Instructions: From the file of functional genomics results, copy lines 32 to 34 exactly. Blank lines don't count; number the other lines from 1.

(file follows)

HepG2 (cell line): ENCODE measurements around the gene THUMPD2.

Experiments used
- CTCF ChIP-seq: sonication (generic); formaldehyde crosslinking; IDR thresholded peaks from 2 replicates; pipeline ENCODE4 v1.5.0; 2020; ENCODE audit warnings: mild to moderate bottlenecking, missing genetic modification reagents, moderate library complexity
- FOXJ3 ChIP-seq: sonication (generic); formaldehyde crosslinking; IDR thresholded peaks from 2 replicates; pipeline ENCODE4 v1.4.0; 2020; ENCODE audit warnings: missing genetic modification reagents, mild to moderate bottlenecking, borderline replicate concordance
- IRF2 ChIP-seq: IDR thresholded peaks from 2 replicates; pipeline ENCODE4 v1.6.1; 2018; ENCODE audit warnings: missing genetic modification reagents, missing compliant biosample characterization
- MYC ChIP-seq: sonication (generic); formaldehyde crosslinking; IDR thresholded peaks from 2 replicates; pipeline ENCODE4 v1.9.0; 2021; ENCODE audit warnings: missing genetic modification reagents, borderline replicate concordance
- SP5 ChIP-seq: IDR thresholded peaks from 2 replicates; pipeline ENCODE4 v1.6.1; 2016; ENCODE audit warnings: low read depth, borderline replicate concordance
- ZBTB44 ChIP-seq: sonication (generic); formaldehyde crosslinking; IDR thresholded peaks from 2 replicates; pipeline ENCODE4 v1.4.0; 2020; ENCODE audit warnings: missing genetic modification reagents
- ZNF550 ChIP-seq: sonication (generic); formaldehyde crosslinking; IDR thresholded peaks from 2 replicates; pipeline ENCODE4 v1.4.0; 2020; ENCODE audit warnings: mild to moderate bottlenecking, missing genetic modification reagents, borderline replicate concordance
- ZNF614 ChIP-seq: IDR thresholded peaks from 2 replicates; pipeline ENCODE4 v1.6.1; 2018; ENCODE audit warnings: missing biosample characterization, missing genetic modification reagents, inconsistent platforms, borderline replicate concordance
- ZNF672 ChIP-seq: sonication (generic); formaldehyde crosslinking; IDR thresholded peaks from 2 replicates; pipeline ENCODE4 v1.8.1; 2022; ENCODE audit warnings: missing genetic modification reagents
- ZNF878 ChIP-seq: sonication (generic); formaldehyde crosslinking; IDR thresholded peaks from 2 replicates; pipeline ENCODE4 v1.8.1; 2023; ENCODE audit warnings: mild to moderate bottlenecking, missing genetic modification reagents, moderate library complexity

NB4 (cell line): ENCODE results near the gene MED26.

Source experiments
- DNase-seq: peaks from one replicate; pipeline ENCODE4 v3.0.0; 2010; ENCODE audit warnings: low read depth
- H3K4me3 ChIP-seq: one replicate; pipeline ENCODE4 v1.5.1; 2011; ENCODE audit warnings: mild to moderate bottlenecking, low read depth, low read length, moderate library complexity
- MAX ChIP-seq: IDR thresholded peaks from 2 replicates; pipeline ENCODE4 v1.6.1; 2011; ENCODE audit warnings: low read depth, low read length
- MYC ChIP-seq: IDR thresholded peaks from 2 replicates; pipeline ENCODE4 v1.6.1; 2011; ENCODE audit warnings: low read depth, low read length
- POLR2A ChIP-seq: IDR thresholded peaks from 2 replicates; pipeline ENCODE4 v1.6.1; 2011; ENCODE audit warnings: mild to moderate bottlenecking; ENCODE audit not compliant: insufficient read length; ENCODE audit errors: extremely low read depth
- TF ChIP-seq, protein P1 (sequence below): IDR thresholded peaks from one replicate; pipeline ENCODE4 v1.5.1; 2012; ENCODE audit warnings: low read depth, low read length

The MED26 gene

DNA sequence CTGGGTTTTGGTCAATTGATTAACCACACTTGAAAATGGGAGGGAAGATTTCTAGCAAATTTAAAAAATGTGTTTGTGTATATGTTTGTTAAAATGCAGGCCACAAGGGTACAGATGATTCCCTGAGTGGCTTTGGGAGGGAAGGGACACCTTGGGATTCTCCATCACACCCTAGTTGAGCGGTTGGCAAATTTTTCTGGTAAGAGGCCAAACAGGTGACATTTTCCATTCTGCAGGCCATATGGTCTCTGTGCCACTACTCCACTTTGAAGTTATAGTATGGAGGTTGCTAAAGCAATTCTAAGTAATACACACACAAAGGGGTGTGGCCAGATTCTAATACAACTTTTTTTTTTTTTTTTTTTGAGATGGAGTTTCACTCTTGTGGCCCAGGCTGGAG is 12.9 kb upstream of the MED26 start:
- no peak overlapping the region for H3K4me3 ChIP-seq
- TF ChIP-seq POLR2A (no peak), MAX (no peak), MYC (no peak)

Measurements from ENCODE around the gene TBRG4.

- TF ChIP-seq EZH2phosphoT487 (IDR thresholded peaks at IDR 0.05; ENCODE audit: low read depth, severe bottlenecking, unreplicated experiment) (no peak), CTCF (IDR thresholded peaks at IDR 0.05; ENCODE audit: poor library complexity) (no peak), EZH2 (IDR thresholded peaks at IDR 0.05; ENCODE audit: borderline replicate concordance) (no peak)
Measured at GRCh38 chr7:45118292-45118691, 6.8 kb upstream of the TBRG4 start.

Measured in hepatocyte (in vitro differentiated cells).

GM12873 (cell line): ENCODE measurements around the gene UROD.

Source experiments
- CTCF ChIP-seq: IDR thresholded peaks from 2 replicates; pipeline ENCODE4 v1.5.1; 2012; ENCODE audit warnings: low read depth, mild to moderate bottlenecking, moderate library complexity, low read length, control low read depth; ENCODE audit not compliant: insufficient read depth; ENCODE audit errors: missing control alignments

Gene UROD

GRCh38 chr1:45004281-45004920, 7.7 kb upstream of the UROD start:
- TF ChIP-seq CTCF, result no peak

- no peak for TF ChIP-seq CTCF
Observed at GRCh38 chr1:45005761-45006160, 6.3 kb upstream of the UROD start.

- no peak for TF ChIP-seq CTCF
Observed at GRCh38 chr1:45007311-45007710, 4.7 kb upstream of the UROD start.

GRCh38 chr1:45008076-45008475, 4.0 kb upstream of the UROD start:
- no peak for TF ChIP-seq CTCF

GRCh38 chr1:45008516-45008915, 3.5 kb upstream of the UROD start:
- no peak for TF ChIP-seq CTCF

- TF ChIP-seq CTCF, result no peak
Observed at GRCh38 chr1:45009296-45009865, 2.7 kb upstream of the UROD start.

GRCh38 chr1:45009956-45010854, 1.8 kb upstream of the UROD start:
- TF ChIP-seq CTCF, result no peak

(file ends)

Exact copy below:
Gene UROD

GRCh38 chr1:45004281-45004920, 7.7 kb upstream of the UROD start:
- TF ChIP-seq CTCF, result no peak